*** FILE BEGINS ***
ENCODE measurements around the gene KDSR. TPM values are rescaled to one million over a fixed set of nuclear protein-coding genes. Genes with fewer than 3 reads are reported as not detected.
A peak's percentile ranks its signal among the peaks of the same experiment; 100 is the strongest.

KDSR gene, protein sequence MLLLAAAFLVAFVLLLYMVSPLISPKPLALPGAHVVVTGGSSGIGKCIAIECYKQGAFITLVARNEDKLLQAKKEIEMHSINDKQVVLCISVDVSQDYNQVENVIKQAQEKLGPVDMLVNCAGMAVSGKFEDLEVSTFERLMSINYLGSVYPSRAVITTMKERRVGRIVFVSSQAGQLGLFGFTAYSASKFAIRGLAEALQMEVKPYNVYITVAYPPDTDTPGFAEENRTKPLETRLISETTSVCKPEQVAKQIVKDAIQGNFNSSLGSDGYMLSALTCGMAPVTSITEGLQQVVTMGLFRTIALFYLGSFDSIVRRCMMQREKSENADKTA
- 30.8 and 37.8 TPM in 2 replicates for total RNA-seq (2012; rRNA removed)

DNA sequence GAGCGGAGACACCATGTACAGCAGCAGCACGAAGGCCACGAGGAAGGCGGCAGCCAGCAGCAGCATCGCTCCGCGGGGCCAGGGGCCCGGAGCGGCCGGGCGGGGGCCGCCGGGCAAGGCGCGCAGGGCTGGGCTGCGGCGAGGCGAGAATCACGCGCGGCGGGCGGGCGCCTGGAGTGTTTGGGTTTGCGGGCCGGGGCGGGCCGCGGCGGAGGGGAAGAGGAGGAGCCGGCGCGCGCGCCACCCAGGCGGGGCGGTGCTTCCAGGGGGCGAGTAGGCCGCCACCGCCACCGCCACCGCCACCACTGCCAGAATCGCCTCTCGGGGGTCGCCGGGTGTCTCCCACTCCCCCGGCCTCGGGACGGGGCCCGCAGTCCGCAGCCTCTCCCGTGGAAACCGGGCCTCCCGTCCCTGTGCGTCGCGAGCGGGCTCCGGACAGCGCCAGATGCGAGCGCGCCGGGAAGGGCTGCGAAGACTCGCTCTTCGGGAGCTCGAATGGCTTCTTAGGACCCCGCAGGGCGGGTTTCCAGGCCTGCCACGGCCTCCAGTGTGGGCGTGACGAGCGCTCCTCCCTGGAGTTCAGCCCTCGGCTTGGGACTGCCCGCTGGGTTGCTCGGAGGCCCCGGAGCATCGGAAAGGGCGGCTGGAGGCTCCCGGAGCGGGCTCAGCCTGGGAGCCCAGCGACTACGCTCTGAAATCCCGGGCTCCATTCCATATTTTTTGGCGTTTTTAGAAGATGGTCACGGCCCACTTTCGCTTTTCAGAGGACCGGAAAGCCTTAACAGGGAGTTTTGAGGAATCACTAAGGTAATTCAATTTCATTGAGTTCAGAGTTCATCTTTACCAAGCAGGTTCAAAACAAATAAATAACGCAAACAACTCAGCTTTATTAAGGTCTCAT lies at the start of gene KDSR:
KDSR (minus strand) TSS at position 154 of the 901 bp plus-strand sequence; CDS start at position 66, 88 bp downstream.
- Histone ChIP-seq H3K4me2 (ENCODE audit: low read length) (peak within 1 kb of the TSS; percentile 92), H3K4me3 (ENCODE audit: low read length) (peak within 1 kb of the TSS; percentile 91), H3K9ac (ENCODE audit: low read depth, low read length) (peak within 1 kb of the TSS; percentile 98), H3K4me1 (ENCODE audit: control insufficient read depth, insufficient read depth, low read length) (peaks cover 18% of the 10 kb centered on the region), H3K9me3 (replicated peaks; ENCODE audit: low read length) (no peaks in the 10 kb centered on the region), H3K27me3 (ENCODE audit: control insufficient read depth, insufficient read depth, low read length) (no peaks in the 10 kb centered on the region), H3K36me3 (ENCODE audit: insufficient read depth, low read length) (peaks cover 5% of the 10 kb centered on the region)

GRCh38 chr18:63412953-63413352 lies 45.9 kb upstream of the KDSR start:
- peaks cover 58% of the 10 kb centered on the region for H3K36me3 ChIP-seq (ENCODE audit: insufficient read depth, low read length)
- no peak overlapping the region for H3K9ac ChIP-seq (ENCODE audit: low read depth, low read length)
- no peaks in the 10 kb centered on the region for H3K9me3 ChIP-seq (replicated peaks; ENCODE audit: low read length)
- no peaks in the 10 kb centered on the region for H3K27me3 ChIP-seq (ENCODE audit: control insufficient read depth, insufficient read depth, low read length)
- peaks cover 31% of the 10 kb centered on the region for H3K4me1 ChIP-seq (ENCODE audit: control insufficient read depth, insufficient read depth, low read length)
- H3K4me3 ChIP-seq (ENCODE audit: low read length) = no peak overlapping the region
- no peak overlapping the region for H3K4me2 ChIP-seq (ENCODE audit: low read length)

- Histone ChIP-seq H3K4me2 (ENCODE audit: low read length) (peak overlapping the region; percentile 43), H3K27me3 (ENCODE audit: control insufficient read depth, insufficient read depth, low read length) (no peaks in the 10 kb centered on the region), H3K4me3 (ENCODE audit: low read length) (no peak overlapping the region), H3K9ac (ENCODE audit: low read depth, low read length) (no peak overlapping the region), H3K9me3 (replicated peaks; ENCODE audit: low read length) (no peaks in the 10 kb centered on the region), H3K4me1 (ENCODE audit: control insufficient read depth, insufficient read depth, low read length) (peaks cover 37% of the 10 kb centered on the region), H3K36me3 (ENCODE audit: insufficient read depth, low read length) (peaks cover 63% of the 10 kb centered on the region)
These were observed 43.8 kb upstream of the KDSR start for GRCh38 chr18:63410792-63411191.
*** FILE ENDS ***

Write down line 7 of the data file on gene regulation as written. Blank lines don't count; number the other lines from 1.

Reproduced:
- Histone ChIP-seq H3K4me2 (ENCODE audit: low read length) (peak within 1 kb of the TSS; percentile 92), H3K4me3 (ENCODE audit: low read length) (peak within 1 kb of the TSS; percentile 91), H3K9ac (ENCODE audit: low read depth, low read length) (peak within 1 kb of the TSS; percentile 98), H3K4me1 (ENCODE audit: control insufficient read depth, insufficient read depth, low read length) (peaks cover 18% of the 10 kb centered on the region), H3K9me3 (replicated peaks; ENCODE audit: low read length) (no peaks in the 10 kb centered on the region), H3K27me3 (ENCODE audit: control insufficient read depth, insufficient read depth, low read length) (no peaks in the 10 kb centered on the region), H3K36me3 (ENCODE audit: insufficient read depth, low read length) (peaks cover 5% of the 10 kb centered on the region)